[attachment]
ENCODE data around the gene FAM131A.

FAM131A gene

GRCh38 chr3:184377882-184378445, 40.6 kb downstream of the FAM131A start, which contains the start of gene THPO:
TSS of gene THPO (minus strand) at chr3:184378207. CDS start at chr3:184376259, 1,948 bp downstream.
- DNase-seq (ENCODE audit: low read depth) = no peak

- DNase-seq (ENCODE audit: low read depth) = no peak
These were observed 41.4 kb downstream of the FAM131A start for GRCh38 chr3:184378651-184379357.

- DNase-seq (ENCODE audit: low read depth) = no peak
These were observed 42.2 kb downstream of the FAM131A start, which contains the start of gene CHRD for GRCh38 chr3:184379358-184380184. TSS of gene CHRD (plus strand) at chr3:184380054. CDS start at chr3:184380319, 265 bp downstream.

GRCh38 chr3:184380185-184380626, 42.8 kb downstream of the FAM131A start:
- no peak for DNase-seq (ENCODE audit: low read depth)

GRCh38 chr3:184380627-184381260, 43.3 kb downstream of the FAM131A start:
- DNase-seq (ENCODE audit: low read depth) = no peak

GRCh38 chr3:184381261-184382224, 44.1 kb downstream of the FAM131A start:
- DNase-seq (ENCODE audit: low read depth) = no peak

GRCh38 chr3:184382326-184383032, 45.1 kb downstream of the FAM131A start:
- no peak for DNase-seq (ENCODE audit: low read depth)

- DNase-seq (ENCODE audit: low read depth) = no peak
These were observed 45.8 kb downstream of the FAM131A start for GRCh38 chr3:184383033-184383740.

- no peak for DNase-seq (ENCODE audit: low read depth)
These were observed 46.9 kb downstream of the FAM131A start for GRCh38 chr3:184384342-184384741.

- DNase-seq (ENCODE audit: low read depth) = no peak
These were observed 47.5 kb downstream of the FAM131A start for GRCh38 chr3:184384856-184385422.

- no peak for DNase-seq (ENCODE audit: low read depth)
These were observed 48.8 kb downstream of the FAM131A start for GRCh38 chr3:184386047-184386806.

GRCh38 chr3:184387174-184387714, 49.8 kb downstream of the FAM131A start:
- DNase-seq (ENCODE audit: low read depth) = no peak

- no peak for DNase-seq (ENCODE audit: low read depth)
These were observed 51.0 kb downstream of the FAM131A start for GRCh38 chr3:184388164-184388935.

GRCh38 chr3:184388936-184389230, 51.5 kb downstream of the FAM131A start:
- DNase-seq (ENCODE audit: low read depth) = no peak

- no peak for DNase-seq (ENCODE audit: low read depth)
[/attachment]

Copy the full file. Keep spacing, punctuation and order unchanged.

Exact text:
ENCODE data around the gene FAM131A.

FAM131A gene

GRCh38 chr3:184377882-184378445, 40.6 kb downstream of the FAM131A start, which contains the start of gene THPO:
TSS of gene THPO (minus strand) at chr3:184378207. CDS start at chr3:184376259, 1,948 bp downstream.
- DNase-seq (ENCODE audit: low read depth) = no peak

- DNase-seq (ENCODE audit: low read depth) = no peak
These were observed 41.4 kb downstream of the FAM131A start for GRCh38 chr3:184378651-184379357.

- DNase-seq (ENCODE audit: low read depth) = no peak
These were observed 42.2 kb downstream of the FAM131A start, which contains the start of gene CHRD for GRCh38 chr3:184379358-184380184. TSS of gene CHRD (plus strand) at chr3:184380054. CDS start at chr3:184380319, 265 bp downstream.

GRCh38 chr3:184380185-184380626, 42.8 kb downstream of the FAM131A start:
- no peak for DNase-seq (ENCODE audit: low read depth)

GRCh38 chr3:184380627-184381260, 43.3 kb downstream of the FAM131A start:
- DNase-seq (ENCODE audit: low read depth) = no peak

GRCh38 chr3:184381261-184382224, 44.1 kb downstream of the FAM131A start:
- DNase-seq (ENCODE audit: low read depth) = no peak

GRCh38 chr3:184382326-184383032, 45.1 kb downstream of the FAM131A start:
- no peak for DNase-seq (ENCODE audit: low read depth)

- DNase-seq (ENCODE audit: low read depth) = no peak
These were observed 45.8 kb downstream of the FAM131A start for GRCh38 chr3:184383033-184383740.

- no peak for DNase-seq (ENCODE audit: low read depth)
These were observed 46.9 kb downstream of the FAM131A start for GRCh38 chr3:184384342-184384741.

- DNase-seq (ENCODE audit: low read depth) = no peak
These were observed 47.5 kb downstream of the FAM131A start for GRCh38 chr3:184384856-184385422.

- no peak for DNase-seq (ENCODE audit: low read depth)
These were observed 48.8 kb downstream of the FAM131A start for GRCh38 chr3:184386047-184386806.

GRCh38 chr3:184387174-184387714, 49.8 kb downstream of the FAM131A start:
- DNase-seq (ENCODE audit: low read depth) = no peak

- no peak for DNase-seq (ENCODE audit: low read depth)
These were observed 51.0 kb downstream of the FAM131A start for GRCh38 chr3:184388164-184388935.

GRCh38 chr3:184388936-184389230, 51.5 kb downstream of the FAM131A start:
- DNase-seq (ENCODE audit: low read depth) = no peak

- no peak for DNase-seq (ENCODE audit: low read depth)